Differential Accounts of Race in Broadcast Commentary of the 2000 NCAA Men’s and Women’s Final Four Basketball Tournaments

in Sociology of Sport Journal

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Bryan E. Denham
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Andrew C. Billings
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Kelby K. Halone
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A consistent finding in studies surrounding sports commentary on white and black athletes is that (a) white athletes are frequently praised for their perceived “intellect” and “leadership capacity,” while (b) black athletes are often praised for being “naturally talented” (Davis & Harris, 1998). A mediated conclusion that one could derive from such findings is that black athletes are expected to succeed athletically; conversely, white athletes are expected to have an innate ability to overcome seemingly insurmountable odds to accomplish their athletic stature. This study examined the broadcast commentary surrounding white and black athletes at the 2000 NCAA Men’s and Women’s Final Four College Basketball Tournaments. The content analysis of 1,118 descriptors embedded in commentator discourse revealed that, while black athletes continue to be praised for their athleticism and physicality, they also are receiving a greater number of comments about their intelligence and ability to lead.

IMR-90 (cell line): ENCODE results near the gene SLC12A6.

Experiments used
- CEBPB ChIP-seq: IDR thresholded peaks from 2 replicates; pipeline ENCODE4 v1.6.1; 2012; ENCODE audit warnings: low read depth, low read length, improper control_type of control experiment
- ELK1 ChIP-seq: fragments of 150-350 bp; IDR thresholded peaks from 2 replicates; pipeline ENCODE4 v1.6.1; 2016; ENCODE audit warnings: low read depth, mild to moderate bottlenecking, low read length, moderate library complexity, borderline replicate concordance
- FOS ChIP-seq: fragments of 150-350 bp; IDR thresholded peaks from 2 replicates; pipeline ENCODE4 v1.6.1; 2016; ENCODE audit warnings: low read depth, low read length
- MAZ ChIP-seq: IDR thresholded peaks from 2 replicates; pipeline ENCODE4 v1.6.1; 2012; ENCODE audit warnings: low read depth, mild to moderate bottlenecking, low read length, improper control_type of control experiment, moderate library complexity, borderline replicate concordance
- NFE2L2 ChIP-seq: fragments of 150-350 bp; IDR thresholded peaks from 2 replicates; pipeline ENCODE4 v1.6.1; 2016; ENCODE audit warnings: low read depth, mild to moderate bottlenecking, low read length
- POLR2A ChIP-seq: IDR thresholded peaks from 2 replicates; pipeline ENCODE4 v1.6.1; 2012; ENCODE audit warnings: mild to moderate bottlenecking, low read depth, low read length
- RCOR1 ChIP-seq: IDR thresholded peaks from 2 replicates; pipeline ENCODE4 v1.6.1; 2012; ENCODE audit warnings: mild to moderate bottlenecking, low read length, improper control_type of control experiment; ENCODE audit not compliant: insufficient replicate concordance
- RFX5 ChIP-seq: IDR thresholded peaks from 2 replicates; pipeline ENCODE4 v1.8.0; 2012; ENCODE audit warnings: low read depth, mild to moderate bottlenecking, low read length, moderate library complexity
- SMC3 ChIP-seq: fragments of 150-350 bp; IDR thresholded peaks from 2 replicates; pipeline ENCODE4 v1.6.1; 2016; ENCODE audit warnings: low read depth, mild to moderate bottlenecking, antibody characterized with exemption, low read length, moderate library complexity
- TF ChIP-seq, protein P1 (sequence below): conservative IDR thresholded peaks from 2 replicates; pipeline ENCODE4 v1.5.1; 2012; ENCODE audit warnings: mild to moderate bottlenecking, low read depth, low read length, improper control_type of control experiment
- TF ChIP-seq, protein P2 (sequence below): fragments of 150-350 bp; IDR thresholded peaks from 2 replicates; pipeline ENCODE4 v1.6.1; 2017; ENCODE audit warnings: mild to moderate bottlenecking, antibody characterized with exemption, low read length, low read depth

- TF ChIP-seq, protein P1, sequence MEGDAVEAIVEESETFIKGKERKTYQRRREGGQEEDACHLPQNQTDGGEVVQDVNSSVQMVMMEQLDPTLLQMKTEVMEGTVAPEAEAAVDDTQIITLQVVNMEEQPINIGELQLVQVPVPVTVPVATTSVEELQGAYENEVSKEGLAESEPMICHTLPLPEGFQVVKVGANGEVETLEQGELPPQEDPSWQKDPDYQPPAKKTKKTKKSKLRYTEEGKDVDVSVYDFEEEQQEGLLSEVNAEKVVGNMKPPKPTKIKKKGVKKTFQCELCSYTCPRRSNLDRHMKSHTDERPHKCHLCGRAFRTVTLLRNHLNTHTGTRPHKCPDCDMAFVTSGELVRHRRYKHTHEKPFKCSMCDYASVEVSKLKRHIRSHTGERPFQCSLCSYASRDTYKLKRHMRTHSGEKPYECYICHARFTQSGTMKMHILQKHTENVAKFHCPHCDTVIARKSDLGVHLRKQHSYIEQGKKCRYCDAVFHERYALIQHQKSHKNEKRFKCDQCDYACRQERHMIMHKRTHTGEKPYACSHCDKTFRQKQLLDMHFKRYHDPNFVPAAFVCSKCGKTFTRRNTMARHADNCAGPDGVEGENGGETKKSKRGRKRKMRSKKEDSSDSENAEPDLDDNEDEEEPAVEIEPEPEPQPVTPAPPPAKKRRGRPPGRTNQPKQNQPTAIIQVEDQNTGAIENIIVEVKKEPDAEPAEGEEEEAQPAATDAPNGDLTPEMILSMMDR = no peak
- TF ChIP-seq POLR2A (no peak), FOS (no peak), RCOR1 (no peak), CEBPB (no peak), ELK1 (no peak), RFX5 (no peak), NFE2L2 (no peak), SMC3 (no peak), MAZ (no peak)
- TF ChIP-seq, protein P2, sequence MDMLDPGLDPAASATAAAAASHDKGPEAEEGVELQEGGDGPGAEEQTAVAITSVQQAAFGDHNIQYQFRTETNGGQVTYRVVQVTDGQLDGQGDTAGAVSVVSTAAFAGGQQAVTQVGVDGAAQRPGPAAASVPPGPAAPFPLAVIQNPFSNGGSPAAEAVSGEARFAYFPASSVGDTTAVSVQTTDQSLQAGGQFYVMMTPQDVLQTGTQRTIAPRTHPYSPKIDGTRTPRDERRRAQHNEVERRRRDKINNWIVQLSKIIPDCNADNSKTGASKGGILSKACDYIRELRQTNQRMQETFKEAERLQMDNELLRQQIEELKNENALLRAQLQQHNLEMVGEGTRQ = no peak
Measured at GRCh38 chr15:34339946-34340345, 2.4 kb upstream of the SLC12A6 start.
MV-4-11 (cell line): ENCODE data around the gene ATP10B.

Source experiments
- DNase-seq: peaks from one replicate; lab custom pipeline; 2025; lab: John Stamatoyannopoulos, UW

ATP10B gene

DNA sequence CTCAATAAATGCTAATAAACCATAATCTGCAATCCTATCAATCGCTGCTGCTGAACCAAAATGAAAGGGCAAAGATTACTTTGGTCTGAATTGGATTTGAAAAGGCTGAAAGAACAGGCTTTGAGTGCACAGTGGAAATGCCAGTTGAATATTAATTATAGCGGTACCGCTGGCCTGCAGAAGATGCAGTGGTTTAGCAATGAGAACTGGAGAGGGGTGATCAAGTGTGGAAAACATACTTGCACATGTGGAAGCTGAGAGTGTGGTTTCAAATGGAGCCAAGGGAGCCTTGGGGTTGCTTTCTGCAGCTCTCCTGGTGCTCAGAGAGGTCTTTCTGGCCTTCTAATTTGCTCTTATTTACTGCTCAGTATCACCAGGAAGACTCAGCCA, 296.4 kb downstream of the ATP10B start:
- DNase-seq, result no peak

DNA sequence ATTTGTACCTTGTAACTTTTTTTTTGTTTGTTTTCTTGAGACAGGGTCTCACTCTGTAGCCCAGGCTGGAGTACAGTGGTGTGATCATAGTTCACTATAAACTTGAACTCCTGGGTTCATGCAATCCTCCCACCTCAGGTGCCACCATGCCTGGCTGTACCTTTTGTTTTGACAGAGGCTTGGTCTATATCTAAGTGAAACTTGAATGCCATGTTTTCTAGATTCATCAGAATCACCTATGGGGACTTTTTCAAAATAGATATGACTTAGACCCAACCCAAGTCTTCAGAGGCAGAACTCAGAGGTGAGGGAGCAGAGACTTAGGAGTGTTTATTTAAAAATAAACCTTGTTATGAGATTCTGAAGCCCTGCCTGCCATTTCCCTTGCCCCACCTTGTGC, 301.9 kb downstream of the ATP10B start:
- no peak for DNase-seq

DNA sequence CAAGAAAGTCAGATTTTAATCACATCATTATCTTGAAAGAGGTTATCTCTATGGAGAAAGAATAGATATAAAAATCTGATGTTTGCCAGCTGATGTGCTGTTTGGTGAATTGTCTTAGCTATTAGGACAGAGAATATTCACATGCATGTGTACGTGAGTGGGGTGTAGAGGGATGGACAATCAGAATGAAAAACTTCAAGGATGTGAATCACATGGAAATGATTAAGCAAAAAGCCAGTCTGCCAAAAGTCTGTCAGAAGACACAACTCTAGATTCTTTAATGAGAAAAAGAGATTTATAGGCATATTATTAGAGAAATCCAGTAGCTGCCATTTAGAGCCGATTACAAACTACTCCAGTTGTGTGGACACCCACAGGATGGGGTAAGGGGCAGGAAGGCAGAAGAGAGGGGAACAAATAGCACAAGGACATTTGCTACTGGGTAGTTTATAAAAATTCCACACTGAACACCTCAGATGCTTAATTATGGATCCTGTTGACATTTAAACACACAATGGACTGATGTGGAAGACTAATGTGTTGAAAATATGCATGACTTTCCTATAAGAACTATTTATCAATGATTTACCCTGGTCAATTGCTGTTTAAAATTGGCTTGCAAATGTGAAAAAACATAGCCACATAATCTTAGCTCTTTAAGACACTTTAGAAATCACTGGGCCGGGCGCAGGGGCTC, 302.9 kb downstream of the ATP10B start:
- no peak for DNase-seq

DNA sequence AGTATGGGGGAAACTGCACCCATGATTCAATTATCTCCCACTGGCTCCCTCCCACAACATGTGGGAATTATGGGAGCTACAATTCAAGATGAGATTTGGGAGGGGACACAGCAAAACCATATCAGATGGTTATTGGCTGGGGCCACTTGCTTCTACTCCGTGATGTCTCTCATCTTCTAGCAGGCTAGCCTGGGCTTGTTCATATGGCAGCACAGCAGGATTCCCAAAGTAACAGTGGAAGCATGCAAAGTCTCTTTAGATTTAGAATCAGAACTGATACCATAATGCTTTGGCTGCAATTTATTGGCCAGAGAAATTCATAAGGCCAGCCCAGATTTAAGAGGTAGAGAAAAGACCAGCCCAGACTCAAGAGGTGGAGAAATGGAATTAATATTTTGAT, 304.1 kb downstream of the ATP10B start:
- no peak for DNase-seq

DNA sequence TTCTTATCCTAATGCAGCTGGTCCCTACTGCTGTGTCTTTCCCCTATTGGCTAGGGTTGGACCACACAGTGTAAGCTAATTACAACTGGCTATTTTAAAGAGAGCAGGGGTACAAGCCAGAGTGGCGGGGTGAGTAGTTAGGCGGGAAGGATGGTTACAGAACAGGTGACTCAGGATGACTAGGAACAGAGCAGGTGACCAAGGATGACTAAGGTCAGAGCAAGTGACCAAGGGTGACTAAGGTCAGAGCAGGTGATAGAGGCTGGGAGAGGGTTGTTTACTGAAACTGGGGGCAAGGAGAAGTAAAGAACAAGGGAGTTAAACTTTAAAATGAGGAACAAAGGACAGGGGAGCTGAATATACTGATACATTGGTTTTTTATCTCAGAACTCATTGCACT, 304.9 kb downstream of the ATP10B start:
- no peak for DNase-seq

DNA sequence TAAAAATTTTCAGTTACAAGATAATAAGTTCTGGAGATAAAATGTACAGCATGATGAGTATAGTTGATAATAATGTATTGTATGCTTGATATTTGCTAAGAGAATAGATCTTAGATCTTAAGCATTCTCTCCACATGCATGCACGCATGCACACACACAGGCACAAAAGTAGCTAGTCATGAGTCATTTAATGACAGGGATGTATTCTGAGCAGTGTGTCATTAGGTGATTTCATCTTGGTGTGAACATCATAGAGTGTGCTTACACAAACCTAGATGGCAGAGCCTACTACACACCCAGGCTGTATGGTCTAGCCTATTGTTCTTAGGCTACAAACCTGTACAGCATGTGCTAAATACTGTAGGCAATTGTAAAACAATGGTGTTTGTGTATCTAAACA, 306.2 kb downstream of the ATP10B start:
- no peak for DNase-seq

B. Denham and A. Billings are with the Department of Speech and Communication Studies at Clemson University, Clemson, SC, and K. Halone is with the Department of Speech Communication at the University of Tennessee, Knoxville, TN.

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